Distress Tolerance and Buprenorphine (TRUST)

The safety and scientific validity of this study is the responsibility of the study sponsor and investigators. Listing a study does not mean it has been evaluated by the U.S. Federal Government. Read our disclaimer for details. Identifier: NCT01556087
Recruitment Status : Completed
First Posted : March 16, 2012
Last Update Posted : September 10, 2015
Information provided by (Responsible Party):
Michael Stein, MD, Butler Hospital

Brief Summary:
The investigators propose that inability to tolerate the distress of opioid withdrawal and the negative affect associated with early abstinence are key factors in early illicit opioid lapse and subsequent buprenorphine treatment drop-out. Our intervention aimed at increasing distress tolerance is designed to increase treatment adherence.

Condition or disease Intervention/treatment Phase
Opioid Dependence Behavioral: Distress Tolerance Behavioral: Health Education Phase 3

Study Type : Interventional  (Clinical Trial)
Actual Enrollment : 59 participants
Allocation: Randomized
Intervention Model: Parallel Assignment
Masking: Single (Outcomes Assessor)
Primary Purpose: Treatment
Official Title: Distress Tolerance and Reducing Early Relapse in Buprenorphine Patients
Study Start Date : March 2012
Actual Primary Completion Date : February 2014
Actual Study Completion Date : August 2015

Resource links provided by the National Library of Medicine

U.S. FDA Resources

Arm Intervention/treatment
Experimental: Distress Tolerance
7 sessions aimed at increasing distress tolerance skills
Behavioral: Distress Tolerance
7 individual sessions aimed at increasing distress tolerance skills
Placebo Comparator: Health Education
7 didactic health education sessions
Behavioral: Health Education
7 individual sessions with didactic health education information

Primary Outcome Measures :
  1. the Client Satisfaction Questionnaire-8 [ Time Frame: 4 months ]
    assess patient satisfaction with services

  2. buprenorphine treatment adherence [ Time Frame: 4 months ]
    adherence to buprenorphine treatment, which includes opioid use and risk behaviors, will be assessed

Secondary Outcome Measures :
  1. distress tolerance persistence [ Time Frame: 4 months ]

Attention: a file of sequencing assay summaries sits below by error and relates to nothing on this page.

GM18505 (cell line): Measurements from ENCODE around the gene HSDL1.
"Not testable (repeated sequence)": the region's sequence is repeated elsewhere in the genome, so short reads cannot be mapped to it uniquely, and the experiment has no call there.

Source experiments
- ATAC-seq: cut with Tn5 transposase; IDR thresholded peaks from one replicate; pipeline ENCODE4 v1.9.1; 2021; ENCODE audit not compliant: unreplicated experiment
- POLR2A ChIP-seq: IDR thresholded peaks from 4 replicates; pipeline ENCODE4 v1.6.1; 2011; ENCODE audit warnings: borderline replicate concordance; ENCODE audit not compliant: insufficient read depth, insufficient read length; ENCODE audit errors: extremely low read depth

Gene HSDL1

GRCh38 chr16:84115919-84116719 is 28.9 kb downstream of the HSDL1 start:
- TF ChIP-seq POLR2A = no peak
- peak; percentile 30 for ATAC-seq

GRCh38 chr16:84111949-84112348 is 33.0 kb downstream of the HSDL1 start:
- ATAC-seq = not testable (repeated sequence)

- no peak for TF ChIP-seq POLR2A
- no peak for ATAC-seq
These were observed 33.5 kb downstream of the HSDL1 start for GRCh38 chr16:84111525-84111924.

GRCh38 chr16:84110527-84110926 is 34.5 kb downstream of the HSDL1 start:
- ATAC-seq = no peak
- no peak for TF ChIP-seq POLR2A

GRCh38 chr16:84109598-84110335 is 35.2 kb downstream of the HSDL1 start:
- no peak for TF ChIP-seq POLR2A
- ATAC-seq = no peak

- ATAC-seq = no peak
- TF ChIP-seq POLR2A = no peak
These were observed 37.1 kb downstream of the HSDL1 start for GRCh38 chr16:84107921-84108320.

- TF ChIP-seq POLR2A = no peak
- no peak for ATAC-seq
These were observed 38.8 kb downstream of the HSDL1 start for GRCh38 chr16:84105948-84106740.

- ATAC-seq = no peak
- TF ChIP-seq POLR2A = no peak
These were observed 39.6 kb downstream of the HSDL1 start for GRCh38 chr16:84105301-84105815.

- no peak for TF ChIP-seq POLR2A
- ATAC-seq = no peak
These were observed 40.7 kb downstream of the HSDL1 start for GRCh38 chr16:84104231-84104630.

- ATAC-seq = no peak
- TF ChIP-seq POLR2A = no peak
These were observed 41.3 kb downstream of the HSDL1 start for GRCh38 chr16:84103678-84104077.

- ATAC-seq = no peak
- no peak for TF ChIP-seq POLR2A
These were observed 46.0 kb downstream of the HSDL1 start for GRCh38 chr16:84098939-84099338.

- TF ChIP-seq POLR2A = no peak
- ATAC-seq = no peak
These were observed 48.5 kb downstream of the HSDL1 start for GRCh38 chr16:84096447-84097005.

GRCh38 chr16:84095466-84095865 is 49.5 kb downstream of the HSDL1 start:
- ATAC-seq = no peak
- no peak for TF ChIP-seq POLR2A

mechanisms hypothesized to mediate the relationship between DT treatment and improved buprenorphine outcomes will be assessed

Information from the National Library of Medicine

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Ages Eligible for Study:   18 Years to 75 Years   (Adult, Senior)
Sexes Eligible for Study:   All
Accepts Healthy Volunteers:   No

Inclusion Criteria:

  • initiating buprenorphine treatment (which requires meeting current criteria for a DSM-IV diagnosis of opioid dependence)
  • plan to remain on buprenorphine for at least three months
  • age between 18 and 65 years
  • if female of childbearing potential -- must be using adequate contraception (an intrauterine device, oral contraceptive, depot contraceptive, a barrier method "every time," or hysterectomy) as assessed by the study physician
  • has at least two persons they regularly contact and can provide contact information for them
  • speaks English sufficiently to understand instructions and assessments.

Exclusion Criteria:

  • current methadone maintenance treatment program participation
  • medically necessary prescription opioid treatment (e.g., for chronic pain)
  • current criteria for a DSM-IV diagnosis of substance dependence for sedative/hypnotic drugs, alcohol, stimulants, cocaine, inhalants, hallucinogens
  • a diagnosis of organic brain disorder, bipolar disorder, schizophrenia, schizo-affective, schizophreniform, or paranoid disorder, or major depression (subjects who meet criteria for "substance-induced mood disorder," or dysthymia only will not be excluded)
  • current suicidality on the Modified Scale for Suicidal Ideation
  • use of daily psychotropic, antidepressant, or anxiolytic medication
  • evidence of neuropsychological dysfunction as assessed by the study physician with confirmation with the Folstein Mini-Mental Status Examination
  • anticipated major painful event (significant surgical procedure) in the coming 6 months
  • probation/parole requirements that might interfere with protocol participation
  • history of allergic reaction to buprenorphine or naloxone.

Information from the National Library of Medicine

To learn more about this study, you or your doctor may contact the study research staff using the contact information provided by the sponsor.

Please refer to this study by its identifier (NCT number): NCT01556087

United States, Rhode Island
Butler Hospital
Providence, Rhode Island, United States, 02906
Sponsors and Collaborators
Butler Hospital

Responsible Party: Michael Stein, MD, Principal Investigator, Butler Hospital Identifier: NCT01556087     History of Changes
Other Study ID Numbers: DA032767
First Posted: March 16, 2012    Key Record Dates
Last Update Posted: September 10, 2015
Last Verified: September 2015

Keywords provided by Michael Stein, MD, Butler Hospital:
distress tolerance

Additional relevant MeSH terms:
Analgesics, Opioid
Central Nervous System Depressants
Physiological Effects of Drugs
Sensory System Agents
Peripheral Nervous System Agents
Narcotic Antagonists